Turning to industry leaders. The solution to industry issues will come from collaboration and partnerships. One way to accomplish this is for industry leaders to work with colleges and universities that offer data sciences and petroleum engineering courses and help them rethink the curriculum, Fig. 3. The option for students to minor in statistics and other data science courses could be helpful, as they enter the oil and gas industry. 

Fig. 3. To meet the industry’s talent crisis, industry leaders will need to partner with colleges and universities to better prepare graduates for real-world challenges.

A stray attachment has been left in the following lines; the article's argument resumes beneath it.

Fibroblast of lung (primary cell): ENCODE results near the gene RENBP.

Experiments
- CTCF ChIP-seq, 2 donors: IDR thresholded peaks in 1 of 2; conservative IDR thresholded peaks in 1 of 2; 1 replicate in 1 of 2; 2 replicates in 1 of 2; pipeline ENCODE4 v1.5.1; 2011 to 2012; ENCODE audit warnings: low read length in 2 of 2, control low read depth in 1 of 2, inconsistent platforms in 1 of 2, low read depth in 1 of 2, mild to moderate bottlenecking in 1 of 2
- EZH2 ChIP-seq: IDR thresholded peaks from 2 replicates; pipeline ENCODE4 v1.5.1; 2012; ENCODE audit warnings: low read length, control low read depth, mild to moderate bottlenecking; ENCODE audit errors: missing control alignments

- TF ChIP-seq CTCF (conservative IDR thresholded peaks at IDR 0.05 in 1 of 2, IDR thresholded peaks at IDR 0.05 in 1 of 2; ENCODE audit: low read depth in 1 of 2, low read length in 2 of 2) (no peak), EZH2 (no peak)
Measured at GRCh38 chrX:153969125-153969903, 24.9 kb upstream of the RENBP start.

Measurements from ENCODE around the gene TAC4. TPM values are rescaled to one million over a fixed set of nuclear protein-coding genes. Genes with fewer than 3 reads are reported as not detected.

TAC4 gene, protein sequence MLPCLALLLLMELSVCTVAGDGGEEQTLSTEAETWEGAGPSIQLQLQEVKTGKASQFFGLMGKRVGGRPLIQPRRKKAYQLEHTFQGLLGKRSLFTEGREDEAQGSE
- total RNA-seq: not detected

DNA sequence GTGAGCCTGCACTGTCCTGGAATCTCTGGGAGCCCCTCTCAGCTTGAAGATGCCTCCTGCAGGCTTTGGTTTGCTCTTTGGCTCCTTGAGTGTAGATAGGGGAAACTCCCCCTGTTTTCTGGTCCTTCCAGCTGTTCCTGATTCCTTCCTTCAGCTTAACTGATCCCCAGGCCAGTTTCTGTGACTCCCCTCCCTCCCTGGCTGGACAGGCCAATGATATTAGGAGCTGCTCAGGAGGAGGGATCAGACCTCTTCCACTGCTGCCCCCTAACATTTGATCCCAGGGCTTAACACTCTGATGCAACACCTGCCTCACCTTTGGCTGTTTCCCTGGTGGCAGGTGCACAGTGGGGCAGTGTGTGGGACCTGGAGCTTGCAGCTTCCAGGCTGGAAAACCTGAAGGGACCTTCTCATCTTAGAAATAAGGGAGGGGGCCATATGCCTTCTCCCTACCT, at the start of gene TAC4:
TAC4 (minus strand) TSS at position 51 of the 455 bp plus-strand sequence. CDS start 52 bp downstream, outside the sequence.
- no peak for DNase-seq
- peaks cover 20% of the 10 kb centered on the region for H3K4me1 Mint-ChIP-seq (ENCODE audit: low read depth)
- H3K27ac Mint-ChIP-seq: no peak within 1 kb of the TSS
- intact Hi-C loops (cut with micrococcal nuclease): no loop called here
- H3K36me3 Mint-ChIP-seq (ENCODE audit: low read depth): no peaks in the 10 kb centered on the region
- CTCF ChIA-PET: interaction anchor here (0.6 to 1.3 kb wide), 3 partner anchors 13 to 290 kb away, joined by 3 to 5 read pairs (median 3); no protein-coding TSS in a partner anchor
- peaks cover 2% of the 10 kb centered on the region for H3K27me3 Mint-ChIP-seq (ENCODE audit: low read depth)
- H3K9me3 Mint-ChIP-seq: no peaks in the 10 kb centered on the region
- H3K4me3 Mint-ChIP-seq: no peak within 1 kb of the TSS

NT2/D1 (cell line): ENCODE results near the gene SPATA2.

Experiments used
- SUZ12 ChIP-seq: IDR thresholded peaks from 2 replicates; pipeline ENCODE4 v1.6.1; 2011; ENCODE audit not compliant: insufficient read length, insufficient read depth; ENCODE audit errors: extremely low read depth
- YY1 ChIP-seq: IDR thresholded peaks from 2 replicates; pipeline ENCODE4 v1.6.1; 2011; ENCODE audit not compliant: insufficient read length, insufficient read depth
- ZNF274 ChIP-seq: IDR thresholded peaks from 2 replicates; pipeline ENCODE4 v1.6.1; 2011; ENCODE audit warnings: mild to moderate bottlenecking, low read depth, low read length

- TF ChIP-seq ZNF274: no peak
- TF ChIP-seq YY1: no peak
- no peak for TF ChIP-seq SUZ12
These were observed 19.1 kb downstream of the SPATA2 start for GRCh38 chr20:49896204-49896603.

Fig. 3. To meet the industry’s talent crisis, industry leaders will need to partner with colleges and universities to better prepare graduates for real-world challenges.

A 2017 industry study by the Rand Corporation of employers and colleges in Ohio, Pennsylvania and West Virginia, highlighted the problems associated with recruiting the necessary graduates in the oil and gas industry. According to the report, few employers provided in-depth, ongoing or curricular support to colleges. Sixty-four percent of employers reported that they did not offer any instructional support to colleges, and 55% of employers offered no material or fiscal support to colleges for workforce development. Only 17% offered scholarships, while another mere 17% reported providing supplies and materials for hands-on training. In addition, few employers offered other incentives, such as cash support for low-income students, equipment for realistic, high-fidelity training, or laboratory centers to share space and equipment.